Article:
Opinion

Opinion: How Trump Could Plug the Leaks

Instilling confidence might help

President Donald Trump is aggressively aligning himself with Russian President Vladimir Putin in a fight with Congress,  Jonathan Allen writes. (Wikimedia Commons)

So far, this White House has leaked like a frigate blown open from the inside and torpedoed from the outside at the same time. Some weeks, the flood of brackish water spilling onto news pages and cable television channels completely obscures the ship of state.

While there are different types of leaks — transcripts of the president’s calls with foreign leaders, information about meetings between President Trump’s proxies and Russian officials during the campaign, and self-serving rifle shots designed to empower one White House official over another — they all have the effect of further impeding Trump’s agenda and making his administration look almost as chaotic as it is.

No wonder he’s so focused on the leaks; it’s impossible to get anything done when the arms of the government — and, indeed, the White House staff — are wrestling with each other in public. But much as they exacerbate the tough job of governing, the leaks are less a cause of dysfunction than a symptom of it.

That’s why Attorney General Jeff Sessions is right when he says the administration should be focused first on preventing the unauthorized dissemination of information (some of which may be criminal but much of which is simply unhelpful to Trump’s cause). As he said Friday, by the time the Justice Department is in the investigation and prosecution phases, the damage already has been done.

The problem for Sessions, and, more important, for Trump, is that it is much easier to prevent leaks when the interests of the administration and the nation are more clearly aligned.

When government officials believe the president and his minions are hurting the country — or trying to hurt the country — they take their case to the press, usually anonymously. To combat the leaks, Trump has to do a better job of convincing people with access that, even when they disagree with a particular policy, it is being formed and executed with the intent of advancing America’s position at home and abroad.

No blank check?

The tension point here is that Trump believes he has a blank check, signed by the voters, to redefine U.S. interests, and many people in government believe he’s doing so in a way that is fundamentally at odds with American values.

Trump says that his electoral college victory is a mandate to tear up convention. And he is in the process of reversing a lot of longstanding policies thought by presidents of both parties and Congress to be in the best interests of the American people. In particular, he has opened up an assault on our system of checks and balances as a means to achieve his goals.

It should be eye-opening that Trump and Russian Prime Minister Dmitry Medvedev had essentially the same response to Congress pushing a new Russia sanctions law on the White House.

Here’s what Medvedev said: Trump showed “total weakness by handing over executive power to Congress in the most humiliating way” when he signed the law, which was backed by veto-proof majorities in both chambers.

And here’s what Trump said in his signing statement: “In its haste to pass this legislation, the Congress included a number of clearly unconstitutional provisions.” Among his beefs: Congress limited the president’s ability to assist Russia’s expansion.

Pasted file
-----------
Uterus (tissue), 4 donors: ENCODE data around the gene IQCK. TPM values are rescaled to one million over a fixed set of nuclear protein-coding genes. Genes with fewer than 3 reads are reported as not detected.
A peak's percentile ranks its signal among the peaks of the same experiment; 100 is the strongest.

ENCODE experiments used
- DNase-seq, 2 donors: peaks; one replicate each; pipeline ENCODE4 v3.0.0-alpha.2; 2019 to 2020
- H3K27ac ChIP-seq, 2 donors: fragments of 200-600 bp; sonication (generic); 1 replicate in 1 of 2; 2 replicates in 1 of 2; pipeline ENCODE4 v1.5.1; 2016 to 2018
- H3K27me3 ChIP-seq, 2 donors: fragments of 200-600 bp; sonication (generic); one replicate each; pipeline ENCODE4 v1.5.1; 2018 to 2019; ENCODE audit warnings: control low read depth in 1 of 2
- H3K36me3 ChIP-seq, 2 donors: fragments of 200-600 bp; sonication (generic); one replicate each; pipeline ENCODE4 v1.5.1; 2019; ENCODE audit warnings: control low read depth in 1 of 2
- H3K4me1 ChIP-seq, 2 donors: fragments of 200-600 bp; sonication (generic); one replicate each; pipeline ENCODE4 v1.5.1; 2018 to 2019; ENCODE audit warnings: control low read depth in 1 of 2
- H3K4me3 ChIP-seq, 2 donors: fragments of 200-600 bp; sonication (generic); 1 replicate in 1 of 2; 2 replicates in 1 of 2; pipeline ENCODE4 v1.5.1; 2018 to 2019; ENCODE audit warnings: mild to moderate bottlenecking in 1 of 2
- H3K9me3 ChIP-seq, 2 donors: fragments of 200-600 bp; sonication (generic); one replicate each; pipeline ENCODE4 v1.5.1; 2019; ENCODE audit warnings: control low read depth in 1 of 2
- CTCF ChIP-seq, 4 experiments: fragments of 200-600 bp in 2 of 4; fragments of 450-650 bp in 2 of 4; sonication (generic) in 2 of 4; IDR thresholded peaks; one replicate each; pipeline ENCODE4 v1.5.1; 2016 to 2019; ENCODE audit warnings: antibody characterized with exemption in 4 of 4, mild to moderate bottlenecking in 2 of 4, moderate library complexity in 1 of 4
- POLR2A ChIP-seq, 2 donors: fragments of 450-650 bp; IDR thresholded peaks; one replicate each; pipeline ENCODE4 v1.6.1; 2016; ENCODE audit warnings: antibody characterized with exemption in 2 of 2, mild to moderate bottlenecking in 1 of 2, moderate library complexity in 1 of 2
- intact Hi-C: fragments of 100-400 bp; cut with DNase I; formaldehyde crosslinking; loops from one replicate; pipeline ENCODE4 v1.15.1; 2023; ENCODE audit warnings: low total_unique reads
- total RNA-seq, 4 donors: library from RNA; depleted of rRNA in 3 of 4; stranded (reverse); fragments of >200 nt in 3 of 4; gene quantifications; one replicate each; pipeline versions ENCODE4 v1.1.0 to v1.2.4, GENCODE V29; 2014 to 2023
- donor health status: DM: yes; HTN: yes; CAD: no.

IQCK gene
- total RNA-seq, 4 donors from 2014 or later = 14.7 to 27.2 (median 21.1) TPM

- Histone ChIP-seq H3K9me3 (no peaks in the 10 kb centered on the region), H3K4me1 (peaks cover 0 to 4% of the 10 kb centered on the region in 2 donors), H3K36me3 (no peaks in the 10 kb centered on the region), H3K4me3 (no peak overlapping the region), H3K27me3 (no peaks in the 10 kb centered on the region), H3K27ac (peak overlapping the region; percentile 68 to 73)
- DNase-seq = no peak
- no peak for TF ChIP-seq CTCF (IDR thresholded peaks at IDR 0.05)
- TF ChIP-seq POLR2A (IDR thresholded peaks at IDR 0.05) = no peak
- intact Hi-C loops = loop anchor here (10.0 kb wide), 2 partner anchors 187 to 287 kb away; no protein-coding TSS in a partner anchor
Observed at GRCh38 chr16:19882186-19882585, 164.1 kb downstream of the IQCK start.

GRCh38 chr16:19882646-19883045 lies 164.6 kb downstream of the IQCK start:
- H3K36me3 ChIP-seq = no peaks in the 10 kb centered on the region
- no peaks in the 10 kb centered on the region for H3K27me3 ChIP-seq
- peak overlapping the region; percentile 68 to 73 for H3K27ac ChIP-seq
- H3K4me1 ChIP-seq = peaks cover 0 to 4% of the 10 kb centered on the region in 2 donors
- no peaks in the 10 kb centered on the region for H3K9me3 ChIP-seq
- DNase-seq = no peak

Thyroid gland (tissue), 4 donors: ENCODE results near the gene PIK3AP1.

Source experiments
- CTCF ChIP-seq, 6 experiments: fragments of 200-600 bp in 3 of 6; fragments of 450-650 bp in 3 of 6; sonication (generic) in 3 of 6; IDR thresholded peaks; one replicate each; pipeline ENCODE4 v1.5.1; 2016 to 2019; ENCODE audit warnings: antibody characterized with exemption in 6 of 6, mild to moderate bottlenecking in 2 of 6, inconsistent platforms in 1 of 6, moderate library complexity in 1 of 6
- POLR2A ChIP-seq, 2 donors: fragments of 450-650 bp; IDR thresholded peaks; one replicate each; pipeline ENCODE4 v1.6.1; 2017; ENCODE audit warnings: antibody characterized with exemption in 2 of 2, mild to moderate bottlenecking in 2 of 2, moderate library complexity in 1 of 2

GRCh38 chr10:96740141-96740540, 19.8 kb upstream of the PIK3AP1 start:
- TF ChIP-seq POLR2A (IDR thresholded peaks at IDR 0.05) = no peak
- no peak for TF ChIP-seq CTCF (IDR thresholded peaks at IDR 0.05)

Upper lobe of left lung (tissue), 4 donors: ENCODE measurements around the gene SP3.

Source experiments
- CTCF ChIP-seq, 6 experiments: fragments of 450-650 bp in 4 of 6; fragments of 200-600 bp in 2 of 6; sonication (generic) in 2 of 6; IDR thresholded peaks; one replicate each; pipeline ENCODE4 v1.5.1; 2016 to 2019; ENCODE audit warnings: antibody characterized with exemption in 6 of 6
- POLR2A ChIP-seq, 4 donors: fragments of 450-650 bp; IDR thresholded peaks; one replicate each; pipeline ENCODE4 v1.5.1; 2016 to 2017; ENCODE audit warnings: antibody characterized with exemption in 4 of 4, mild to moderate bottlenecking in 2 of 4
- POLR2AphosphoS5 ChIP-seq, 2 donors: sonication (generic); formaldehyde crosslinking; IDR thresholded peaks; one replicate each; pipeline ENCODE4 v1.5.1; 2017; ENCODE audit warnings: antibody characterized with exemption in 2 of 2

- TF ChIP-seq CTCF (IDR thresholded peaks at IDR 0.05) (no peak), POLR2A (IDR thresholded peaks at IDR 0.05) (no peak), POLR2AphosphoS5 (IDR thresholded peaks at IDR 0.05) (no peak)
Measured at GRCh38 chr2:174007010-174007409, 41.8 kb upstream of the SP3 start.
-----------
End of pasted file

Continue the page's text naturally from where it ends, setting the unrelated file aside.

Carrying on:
The same script

Both Russia and Trump accused Congress of overstepping. Forget for a moment the question of whether Trump colluded with Russia during the election. He’s now aggressively aligning himself with Vladimir Putin in a fight with Congress and even using the same basic talking points.

That’s but one example of a policy position that the vast majority of members of Congress and the entire bipartisan foreign policy establishment see as incongruent with U.S. foreign policy goals. Trump ran against the establishment; it shouldn’t be surprising that he’s having trouble corralling it to implement his vision.

It’s clear he believes America should follow Russia’s lead in a number of areas, but he hasn’t made a convincing case for how that empowers the United States. If he had, perhaps there wouldn’t be so many leaks related to his connections to Putin or his conduct of foreign policy generally. Some are just embarrassing, while others show that his campaign was interested in using Russian assistance to win the 2016 election and that he wanted then-FBI director Jim Comey to halt the bureau’s investigation into that matter.

In the latter cases, there’s not much of a defense for Trump.

But the recent release of transcripts of his conversations with Mexican and Australian leaders crossed a line. The president has a right to expect that his conversations with foreign leaders will remain private. Sometimes, the president has to do things that are unpopular in the moment because he believes they will benefit the country in the long-term. More immediate, that particular leak will make foreign officials more reticent and less direct in their dealings with American counterparts. That’s not good for the country.

Trump is right to be angry about it.

But if he really wants to stop the leaks, the key is to conduct business inside the government in a way that instills confidence that he is putting America first.

So far, he hasn’t done that consistently. Until he does, he can expect those who disagree with his policies to keep talking to reporters. 

Roll Call columnist Jonathan Allen is a co-author of “Shattered: Inside Hillary Clinton’s Doomed Campaign” and has covered Congress, the White House and elections over the past 16 years. 

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